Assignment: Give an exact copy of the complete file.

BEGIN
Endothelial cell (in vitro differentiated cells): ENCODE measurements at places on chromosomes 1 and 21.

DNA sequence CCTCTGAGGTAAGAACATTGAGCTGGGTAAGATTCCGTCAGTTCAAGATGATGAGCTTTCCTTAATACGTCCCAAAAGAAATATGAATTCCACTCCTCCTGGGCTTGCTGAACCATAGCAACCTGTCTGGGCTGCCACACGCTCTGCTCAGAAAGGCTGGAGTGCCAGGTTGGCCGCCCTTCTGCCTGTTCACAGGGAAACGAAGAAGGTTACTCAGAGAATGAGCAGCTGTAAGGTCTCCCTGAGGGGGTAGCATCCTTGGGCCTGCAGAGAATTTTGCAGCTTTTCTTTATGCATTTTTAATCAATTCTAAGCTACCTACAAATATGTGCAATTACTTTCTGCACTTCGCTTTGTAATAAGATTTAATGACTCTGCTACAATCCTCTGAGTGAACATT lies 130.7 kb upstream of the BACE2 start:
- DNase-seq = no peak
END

Endothelial cell (in vitro differentiated cells): ENCODE measurements at places on chromosomes 1 and 21.

DNA sequence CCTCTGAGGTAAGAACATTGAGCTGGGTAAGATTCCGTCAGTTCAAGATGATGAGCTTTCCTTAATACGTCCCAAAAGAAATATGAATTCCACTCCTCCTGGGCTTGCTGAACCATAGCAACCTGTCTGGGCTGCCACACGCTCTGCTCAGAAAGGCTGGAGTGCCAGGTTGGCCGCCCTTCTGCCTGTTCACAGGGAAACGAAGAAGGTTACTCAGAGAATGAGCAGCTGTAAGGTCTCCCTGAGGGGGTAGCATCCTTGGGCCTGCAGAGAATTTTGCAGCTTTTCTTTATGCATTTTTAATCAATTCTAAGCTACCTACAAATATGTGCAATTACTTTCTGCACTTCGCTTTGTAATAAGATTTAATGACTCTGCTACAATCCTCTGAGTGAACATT lies 130.7 kb upstream of the BACE2 start:
- DNase-seq = no peak